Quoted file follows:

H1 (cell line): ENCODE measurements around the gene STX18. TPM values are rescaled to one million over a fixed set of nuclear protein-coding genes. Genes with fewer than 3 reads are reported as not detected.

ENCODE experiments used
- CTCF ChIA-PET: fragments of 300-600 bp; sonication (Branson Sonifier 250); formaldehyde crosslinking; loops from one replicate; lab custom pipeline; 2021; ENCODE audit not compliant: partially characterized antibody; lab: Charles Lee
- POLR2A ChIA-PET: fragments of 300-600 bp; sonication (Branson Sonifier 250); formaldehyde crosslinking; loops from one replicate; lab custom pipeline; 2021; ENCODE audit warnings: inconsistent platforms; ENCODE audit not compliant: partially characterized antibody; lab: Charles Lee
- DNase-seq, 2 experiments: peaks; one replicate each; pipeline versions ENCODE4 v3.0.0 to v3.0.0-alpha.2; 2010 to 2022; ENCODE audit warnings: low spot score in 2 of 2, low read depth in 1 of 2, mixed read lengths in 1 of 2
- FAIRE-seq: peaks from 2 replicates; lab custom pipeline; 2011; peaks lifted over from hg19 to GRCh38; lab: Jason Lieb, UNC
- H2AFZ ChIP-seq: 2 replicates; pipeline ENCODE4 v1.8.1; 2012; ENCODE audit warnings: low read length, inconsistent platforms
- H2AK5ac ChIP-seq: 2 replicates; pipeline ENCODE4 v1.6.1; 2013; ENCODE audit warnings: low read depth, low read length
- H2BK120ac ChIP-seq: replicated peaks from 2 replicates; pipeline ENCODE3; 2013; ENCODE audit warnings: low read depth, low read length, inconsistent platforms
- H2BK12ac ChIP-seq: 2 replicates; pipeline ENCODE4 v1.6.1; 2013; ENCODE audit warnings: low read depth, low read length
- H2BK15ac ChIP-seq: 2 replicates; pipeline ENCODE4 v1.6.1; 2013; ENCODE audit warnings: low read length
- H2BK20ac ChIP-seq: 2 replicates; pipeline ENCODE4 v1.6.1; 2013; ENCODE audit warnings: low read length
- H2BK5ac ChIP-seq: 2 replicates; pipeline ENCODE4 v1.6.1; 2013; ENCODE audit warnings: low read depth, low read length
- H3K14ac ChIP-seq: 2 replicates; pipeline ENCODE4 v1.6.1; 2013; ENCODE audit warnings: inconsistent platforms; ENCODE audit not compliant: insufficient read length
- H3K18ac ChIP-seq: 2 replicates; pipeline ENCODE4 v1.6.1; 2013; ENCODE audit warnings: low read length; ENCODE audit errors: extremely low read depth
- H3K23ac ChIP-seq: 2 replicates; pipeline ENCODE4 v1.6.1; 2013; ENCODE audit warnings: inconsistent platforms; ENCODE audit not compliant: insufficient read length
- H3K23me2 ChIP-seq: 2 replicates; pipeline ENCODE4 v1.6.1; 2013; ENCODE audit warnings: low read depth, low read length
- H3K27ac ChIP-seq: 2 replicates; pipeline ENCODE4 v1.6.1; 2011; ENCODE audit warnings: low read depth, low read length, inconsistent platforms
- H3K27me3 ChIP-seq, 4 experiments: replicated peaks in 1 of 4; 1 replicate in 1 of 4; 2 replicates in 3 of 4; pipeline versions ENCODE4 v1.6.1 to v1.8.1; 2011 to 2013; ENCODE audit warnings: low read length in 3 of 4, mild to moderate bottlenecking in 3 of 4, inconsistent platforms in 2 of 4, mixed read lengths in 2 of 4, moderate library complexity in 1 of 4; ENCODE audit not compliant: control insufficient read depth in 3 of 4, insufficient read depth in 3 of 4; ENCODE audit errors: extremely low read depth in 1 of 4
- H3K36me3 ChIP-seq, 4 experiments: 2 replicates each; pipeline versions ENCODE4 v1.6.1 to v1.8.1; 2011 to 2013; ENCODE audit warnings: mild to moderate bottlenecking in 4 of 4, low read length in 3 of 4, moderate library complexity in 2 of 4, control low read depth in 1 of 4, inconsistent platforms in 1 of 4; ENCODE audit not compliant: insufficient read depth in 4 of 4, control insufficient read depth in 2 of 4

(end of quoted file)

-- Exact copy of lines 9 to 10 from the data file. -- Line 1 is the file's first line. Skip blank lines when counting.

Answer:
- H2BK120ac ChIP-seq: replicated peaks from 2 replicates; pipeline ENCODE3; 2013; ENCODE audit warnings: low read depth, low read length, inconsistent platforms
- H2BK12ac ChIP-seq: 2 replicates; pipeline ENCODE4 v1.6.1; 2013; ENCODE audit warnings: low read depth, low read length